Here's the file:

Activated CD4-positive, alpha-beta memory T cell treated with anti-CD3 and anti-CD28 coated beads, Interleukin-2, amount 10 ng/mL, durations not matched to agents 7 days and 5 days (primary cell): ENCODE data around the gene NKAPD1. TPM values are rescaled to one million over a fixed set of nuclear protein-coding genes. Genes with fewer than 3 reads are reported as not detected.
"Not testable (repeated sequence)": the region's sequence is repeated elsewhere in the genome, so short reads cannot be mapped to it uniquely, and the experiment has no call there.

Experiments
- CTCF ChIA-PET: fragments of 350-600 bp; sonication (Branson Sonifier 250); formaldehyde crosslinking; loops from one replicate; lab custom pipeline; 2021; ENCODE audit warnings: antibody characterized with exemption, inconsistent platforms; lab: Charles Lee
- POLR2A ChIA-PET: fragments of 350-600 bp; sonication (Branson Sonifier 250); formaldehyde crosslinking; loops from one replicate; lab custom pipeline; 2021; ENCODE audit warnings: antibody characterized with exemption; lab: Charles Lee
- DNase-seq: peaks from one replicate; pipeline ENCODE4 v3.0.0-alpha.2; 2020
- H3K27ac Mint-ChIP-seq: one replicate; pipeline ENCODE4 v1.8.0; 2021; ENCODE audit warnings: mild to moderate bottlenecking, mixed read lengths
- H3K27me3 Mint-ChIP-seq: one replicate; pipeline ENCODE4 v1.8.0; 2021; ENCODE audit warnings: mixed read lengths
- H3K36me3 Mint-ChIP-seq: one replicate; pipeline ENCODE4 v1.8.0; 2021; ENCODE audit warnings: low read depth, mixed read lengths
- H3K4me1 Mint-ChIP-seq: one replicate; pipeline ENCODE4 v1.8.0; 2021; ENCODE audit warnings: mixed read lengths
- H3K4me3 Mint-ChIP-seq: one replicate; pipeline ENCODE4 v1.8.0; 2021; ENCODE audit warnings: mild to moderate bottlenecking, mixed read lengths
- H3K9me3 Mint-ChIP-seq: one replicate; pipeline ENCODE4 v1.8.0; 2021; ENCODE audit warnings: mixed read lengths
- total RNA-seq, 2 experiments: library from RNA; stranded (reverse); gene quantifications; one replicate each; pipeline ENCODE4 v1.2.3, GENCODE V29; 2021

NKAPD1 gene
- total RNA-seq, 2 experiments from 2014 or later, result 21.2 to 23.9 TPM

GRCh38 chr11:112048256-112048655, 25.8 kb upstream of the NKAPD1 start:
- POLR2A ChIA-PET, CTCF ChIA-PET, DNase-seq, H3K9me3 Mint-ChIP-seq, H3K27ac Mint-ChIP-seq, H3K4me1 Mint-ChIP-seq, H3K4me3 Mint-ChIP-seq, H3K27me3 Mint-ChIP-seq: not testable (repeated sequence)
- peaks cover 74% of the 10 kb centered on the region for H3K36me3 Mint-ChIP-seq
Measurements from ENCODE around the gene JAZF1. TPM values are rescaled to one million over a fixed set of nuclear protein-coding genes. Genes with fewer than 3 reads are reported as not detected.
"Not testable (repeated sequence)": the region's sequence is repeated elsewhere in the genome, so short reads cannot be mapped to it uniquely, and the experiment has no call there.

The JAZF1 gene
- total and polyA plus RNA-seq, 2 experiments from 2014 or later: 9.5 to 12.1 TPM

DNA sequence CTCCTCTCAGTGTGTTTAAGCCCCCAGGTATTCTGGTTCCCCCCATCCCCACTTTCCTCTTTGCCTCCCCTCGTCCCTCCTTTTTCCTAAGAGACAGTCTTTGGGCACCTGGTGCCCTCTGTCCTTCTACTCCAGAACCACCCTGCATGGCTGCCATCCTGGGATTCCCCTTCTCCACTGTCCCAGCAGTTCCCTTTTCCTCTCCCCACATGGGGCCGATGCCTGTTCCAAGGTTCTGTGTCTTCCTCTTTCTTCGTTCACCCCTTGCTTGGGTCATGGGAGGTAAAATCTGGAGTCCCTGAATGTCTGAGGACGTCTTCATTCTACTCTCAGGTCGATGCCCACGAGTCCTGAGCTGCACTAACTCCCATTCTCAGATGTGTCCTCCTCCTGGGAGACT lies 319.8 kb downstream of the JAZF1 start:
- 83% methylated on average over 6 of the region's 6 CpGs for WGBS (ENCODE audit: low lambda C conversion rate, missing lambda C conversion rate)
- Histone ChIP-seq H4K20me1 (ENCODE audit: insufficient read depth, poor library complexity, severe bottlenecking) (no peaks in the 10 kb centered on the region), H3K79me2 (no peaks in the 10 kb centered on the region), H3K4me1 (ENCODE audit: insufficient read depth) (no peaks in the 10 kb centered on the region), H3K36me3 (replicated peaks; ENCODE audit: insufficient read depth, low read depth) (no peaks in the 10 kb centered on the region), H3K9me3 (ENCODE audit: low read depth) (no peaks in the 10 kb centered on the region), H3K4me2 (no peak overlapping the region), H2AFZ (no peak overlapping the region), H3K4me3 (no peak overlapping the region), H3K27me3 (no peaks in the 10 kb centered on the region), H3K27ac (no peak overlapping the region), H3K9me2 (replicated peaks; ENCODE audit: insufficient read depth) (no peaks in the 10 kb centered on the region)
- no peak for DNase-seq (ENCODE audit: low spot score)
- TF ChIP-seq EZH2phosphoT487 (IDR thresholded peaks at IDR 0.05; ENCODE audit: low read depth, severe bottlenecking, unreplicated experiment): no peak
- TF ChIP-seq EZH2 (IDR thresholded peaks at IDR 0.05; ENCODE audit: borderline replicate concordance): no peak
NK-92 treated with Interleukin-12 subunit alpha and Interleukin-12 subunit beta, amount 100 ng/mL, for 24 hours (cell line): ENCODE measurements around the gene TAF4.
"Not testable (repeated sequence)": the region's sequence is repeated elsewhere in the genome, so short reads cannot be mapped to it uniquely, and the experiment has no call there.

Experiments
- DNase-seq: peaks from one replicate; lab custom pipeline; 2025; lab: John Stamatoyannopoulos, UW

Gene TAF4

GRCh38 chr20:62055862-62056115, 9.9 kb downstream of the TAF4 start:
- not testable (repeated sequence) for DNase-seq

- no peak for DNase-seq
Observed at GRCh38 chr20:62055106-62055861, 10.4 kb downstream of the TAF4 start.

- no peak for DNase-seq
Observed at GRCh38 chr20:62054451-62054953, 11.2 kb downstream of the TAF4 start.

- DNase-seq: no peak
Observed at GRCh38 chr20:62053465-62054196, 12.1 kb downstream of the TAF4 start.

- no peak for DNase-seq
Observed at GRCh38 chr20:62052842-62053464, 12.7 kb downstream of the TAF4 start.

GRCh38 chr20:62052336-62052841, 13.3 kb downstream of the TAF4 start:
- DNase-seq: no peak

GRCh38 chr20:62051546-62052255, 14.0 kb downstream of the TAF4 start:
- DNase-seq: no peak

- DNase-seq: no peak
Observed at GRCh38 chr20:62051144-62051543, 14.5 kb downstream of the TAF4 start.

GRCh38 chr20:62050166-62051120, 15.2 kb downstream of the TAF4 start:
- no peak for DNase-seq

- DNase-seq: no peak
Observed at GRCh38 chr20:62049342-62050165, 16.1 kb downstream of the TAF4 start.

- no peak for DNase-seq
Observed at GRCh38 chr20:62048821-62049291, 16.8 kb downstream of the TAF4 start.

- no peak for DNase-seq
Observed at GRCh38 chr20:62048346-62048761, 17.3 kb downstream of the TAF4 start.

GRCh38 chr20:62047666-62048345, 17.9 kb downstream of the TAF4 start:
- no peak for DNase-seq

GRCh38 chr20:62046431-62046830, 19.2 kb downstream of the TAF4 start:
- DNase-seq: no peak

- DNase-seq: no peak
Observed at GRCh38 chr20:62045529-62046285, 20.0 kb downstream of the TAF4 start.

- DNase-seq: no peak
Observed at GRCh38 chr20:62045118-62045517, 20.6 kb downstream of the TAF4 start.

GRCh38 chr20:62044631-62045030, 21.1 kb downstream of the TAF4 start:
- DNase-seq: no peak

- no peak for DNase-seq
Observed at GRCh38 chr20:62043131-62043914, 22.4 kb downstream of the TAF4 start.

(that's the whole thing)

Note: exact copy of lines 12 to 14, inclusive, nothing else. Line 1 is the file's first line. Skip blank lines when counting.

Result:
- H3K9me3 Mint-ChIP-seq: one replicate; pipeline ENCODE4 v1.8.0; 2021; ENCODE audit warnings: mixed read lengths
- total RNA-seq, 2 experiments: library from RNA; stranded (reverse); gene quantifications; one replicate each; pipeline ENCODE4 v1.2.3, GENCODE V29; 2021

NKAPD1 gene